CCM Piano Series Presents Annual Bearcat Piano Festival and Piano-POW-Looza

CCM spotlights world-class pianists this spring with the return of the annual Bearcat Piano Festival! The festivities begin on Friday, March 31 and conclude on Sunday, April 2 with the Piano-POW-Looza concert, featuring CCM’s own talented student performers. All events will take place in the Robert J. Werner Recital Hall.

Launched in 2010 by CCM Professor of Piano and Artist-in-Residence Awadagin Pratt, this year’s Bearcat Piano festival invites several internationally acclaimed artists to the stage. Pianist John Perry opens the festival with a master class at 2 p.m. on Friday, March 31. Perry has won numerous awards including the highest prizes in both the Busoni and Viotti international piano competitions in Italy and special honors at the Marguerite Long International Competition in Paris.

Traveling all the way from China, students of Shandong University perform a special program of Chinese classical music at 8 p.m. on Friday, March 31. Also joining the festival this year are University of Michigan students, who visit CCM to perform at 7 p.m. on Saturday, April 1.

Winner of the prestigious Avery Fisher Career Grant, pianist Paul Schenly will teach a master class at 2 p.m. on Sunday, April 2. Schenly has toured twice in the United States with the Rotterdam Philharmonic and toured with the same orchestra in Europe. He has been a soloist with the Atlanta Symphony, Cleveland Orchestra, Chicago Symphony, Los Angeles Philharmonic, San Francisco Symphony and New York Philharmonic.

Finally, the 2017 Bearcat Piano Festival comes to a close with Piano-POW-looza at 7 p.m. on Sunday, April 2. Organized by Piano Department Chair Michael Chertock, the event spotlights the talents of a select few from CCM’s nearly 100 dazzling piano majors. This year’s concert features a special tribute to the beloved musicians who have passed away in recent months.

Schedule of Events

 2 p.m. Friday, March 31
• Bearcat Piano Festival •
Master Class with John Perry, piano
Robert J. Werner Recital Hall
Admission: FREE

8 p.m. Friday, March 31
• Bearcat Piano Festival •
Shandong University Student Recital
The Bearcat Piano Festival welcomes student pianists from Shandong University for a special recital of Chinese classical music.
Location: Robert J. Werner Recital Hall
Admission: FREE

Saturday, April 1  2 p.m. Sunday, April 2
• Bearcat Piano Festival •
Master Class with Paul Schenly, piano
Robert J. Werner Recital Hall
Admission: FREE

7 p.m. Saturday, April 1
• Bearcat Piano Festival •
PROGRAM CHANGE: John Perry’s guest artist performance has been cancelled. In his place CCM welcomes University of Michigan Student Pianists.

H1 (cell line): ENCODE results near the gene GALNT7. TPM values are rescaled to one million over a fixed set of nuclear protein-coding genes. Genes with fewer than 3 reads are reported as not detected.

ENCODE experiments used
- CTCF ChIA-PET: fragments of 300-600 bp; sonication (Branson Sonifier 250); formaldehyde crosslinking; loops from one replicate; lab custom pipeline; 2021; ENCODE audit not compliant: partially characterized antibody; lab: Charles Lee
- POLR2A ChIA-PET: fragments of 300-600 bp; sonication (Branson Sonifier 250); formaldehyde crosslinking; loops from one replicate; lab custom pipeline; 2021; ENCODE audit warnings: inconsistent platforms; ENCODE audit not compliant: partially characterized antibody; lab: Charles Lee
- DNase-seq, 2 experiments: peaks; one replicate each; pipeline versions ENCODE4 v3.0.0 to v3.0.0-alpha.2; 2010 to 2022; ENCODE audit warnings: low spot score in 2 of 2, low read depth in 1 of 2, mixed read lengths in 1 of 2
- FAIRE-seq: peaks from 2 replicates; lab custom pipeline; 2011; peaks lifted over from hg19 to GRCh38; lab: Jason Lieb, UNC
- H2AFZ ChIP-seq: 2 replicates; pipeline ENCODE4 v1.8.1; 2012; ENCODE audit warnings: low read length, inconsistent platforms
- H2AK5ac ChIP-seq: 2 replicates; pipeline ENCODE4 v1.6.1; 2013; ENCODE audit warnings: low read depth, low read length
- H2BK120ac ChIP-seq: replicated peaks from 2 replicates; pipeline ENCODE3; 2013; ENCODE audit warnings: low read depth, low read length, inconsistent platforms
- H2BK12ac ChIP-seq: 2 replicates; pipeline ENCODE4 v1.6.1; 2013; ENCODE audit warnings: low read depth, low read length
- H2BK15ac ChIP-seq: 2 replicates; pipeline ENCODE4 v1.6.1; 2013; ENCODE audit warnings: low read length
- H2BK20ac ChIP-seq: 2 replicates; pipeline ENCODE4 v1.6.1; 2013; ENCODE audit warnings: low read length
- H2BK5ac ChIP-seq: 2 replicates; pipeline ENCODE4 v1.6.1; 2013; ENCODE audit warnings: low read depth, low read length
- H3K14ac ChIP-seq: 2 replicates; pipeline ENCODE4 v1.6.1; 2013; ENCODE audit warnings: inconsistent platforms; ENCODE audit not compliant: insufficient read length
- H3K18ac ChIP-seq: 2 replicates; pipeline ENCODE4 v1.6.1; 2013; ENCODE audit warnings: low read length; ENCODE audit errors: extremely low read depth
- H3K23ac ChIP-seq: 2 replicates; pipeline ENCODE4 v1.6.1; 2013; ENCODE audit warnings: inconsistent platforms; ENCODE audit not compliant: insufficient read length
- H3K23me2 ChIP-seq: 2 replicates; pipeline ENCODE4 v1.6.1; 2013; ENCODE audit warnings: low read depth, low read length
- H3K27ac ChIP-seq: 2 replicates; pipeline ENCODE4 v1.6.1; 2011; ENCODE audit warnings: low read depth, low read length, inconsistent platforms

Guest artists from the University of Michigan perform as part of this year’s annual Bearcat Piano Festival!
Location: Robert J. Werner Recital Hall
Admission: FREE

7 p.m. Sunday, April 2
• Piano Series •
Some of CCM’s award-winning piano students and alumni demonstrate their amazing talents at one, two and three pianos. This concert also features a surprise tribute!
Location: Robert J. Werner Recital Hall
Tickets: $15 general, $10 non-UC students, UC students FREE

Event Information
All events listed take place on the campus of the University of Cincinnati unless otherwise indicated. The Piano-POW-looza Student Showcase concert requires paid admission. All other Bearcat Piano Festival events are free and open to the general public.

Tickets can be purchased in person at the CCM Box Office, over the telephone at 513-556-4183 or online now through our e-Box Office! Visit for CCM Box Office hours and location.

All event dates and programs are subject to change. Visit or contact the CCM Box Office at 513-556-4183 for the most current event information.

Parking and Directions
Parking is available in the CCM Garage (located at the base of Corry Boulevard off Jefferson Avenue) and additional garages throughout the UC campus. Please visit for more information on parking rates.

For detailed maps and directions, please visit Additional parking is available off-campus at the new U Square complex on Calhoun Street and other neighboring lots.

For directions to CCM Village, visit

CCM Season Presenting Sponsor and Musical Theatre Program Sponsor: The Otto M. Budig Family Foundation